However, Desserud says the “No” side has the quiet support of the majority Liberal and Conservative politicians on the Island, and the emergence of Morgan’s group is a sign the opposing forces are marshalling.

Morgan, a former Progressive Conservative candidate in the 1990s in western P.E.I., says he expects to form alliances with urban voters who object to voting for a candidate not actually based in their riding.

“I don’t see the connection between the at-large member of the legislature and democracy,” he said.

Desserud also says that the campaign structure created by the Liberals in the referendum bill has helped level the playing field, by restricting off-Island donations, keeping individual donations to $1,000, and setting up public funding for both sides to draw on for advertising.

“I’m watching this with fascination to see what they (the Liberals) are doing … Are they just very, very confident that when the ‘No’ supporters get organized by a regular election campaign that this will kill it?” says the professor.

Brown says the referendum bill — and the governing Liberals — are unbiased.

“I have looked at all the different systems. They all have their pros and cons. Whatever Islanders want I’m more than fine with,” he said.

Restrictions on outside donations and the role of provincial politicians are quite reasonable, he adds.

“A fulsome debate should be enabled through a system that both promotes the sharing of ideas and education … and regulates that same process so that no wealthy or outside individual can disproportionately sway the will of the voters,” he said.

James Aylward, the leader of the Tory opposition, said in an interview he is also staying neutral in the vote.

“I’m not going to state my preference one way or the other,” he said. “I don’t think it should be the responsibility of elected members of the legislature to push their will on the electorate.”

Peter Bevan-Baker, leader of the Green Party, said he voted against the referendum bill based on its lack of public consultation, but added, “it’s been improved immensely from its original draft.”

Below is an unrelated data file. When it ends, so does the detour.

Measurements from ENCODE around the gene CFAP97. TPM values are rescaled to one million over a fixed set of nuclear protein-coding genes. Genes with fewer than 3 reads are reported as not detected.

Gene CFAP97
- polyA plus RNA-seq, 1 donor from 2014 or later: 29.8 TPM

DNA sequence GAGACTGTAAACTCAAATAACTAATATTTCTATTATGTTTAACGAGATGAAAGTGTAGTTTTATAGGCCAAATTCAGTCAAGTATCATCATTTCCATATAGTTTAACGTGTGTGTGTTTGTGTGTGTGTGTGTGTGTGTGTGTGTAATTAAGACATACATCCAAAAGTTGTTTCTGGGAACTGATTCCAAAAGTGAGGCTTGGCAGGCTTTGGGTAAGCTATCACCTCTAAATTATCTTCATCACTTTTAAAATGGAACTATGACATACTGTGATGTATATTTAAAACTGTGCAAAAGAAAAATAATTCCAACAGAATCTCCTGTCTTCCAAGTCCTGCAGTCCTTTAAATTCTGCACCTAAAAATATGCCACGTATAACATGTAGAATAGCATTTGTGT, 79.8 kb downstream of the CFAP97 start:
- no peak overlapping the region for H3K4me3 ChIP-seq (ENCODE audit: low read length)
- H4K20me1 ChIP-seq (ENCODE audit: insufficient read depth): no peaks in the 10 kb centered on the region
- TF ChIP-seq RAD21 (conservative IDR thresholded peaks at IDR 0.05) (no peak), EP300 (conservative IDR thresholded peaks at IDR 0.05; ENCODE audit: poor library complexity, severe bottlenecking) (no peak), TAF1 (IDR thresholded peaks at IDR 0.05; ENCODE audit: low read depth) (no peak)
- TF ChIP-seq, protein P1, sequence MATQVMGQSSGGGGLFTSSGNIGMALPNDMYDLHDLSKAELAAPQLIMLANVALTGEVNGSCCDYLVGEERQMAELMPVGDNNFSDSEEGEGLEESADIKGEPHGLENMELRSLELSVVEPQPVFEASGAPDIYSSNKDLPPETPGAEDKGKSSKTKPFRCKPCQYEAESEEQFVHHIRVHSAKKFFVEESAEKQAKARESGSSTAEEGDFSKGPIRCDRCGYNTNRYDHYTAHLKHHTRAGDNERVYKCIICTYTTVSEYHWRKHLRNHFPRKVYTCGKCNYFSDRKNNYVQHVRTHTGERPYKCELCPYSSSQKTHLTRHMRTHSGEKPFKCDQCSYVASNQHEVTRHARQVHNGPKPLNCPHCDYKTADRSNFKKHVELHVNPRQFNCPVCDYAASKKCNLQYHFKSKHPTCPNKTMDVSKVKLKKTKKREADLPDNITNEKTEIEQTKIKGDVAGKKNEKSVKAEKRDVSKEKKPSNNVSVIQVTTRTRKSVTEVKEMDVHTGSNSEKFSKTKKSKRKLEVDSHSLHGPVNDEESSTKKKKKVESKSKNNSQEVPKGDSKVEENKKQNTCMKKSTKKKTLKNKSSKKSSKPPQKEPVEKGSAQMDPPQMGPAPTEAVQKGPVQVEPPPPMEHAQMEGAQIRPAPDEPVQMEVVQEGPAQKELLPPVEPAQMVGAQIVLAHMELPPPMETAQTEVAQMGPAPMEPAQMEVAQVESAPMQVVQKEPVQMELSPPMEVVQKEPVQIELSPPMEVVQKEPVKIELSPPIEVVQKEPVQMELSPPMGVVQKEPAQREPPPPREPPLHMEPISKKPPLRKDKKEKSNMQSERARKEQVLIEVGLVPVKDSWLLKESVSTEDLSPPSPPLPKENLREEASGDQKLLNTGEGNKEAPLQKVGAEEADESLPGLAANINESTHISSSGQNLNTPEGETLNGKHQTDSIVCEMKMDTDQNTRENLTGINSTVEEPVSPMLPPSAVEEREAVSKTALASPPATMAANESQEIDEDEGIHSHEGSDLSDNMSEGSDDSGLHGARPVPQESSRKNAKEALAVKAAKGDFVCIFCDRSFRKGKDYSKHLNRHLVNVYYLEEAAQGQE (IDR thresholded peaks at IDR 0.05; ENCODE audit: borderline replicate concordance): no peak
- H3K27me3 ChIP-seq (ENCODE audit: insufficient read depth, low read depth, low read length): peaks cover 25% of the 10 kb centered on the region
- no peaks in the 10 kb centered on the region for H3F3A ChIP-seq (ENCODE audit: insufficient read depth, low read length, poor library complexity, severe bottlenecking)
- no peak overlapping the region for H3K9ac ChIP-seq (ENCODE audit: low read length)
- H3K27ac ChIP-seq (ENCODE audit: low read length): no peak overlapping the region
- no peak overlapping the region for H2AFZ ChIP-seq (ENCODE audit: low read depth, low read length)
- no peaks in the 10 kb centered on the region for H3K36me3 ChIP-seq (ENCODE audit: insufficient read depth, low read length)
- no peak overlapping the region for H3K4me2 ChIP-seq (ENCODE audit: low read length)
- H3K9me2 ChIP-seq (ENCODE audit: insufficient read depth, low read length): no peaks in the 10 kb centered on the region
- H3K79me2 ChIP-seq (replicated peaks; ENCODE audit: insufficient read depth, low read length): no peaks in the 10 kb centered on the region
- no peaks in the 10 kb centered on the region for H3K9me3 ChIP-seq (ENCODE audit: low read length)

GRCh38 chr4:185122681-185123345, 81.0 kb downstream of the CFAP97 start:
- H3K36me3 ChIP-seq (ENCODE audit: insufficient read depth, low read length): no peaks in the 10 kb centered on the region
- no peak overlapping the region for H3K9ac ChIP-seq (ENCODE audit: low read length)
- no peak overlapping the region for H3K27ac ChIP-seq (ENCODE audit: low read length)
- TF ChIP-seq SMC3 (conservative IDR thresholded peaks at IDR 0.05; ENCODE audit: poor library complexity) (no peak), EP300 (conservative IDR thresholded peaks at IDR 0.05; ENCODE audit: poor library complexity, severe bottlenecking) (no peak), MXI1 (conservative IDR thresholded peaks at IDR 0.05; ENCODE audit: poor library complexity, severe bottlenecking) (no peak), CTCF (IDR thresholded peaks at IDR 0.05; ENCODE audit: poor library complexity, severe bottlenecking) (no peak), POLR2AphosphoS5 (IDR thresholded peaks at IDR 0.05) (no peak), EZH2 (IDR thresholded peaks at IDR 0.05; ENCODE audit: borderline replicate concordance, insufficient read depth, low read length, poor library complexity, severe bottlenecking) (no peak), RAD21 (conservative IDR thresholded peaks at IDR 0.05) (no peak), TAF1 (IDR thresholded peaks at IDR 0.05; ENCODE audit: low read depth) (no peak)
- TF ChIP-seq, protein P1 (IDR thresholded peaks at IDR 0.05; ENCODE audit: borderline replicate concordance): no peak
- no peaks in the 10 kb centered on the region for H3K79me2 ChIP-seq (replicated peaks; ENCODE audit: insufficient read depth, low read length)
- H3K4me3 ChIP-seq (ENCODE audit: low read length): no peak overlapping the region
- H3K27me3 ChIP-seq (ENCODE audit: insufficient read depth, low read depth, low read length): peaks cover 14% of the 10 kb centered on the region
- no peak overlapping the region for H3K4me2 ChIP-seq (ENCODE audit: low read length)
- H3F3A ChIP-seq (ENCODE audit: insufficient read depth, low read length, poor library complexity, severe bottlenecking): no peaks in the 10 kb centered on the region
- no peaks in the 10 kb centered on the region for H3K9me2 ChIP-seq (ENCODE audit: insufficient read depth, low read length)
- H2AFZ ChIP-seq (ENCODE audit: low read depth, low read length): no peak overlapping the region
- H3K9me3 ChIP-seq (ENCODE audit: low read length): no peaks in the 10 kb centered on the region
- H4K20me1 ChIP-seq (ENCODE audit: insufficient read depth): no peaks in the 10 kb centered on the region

Bevan-Baker said he suspects the government’s willingness to sit through a long session to pass the bill is a sign they’re holding open the option of a fall election, with the referendum on the ballot.

“Perhaps we will be making a little bit of history,” he says.

Trudeau had promised to abolish the first-past-the-post federal voting system during the 2015 election, but later abandoned the plan. The prime minister argued that consultations across the country revealed that Canadians were not clamouring for change.

In B.C., a campaign asking voters whether they want to switch to proportional representation or keep the first-past-the-post system will start on July 1, with voting by mail-in ballot running from Oct. 22 to Nov. 30.

— By Michael Tutton in Halifax

The Canadian Press




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Construction

Liberals set hiring, procurement rules for federally-funded projects

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OTTAWA — Cities, provinces and territories building new roads, bridges, water and transit systems funded with federal dollars will have to let Indigenous Peoples, veterans and recent immigrants have a hand in those projects under new rules being unveiled today.

The idea of so-called community benefits will be a mandatory requirement for many infrastructure projects the federal government will help pay for through its $33-billion spending envelope.

Provinces and territories will have some leeway to decide what projects are to be subject to the rules. Those projects that are will have to explain publicly how far they have come in meeting the government’s goals.

Under the new guidelines, provinces, territories and cities would have to hire apprentices, Indigenous Peoples, recent immigrants, veterans, young people, people with disabilities and women, or procure goods and services from small- and medium-sized businesses or social enterprises.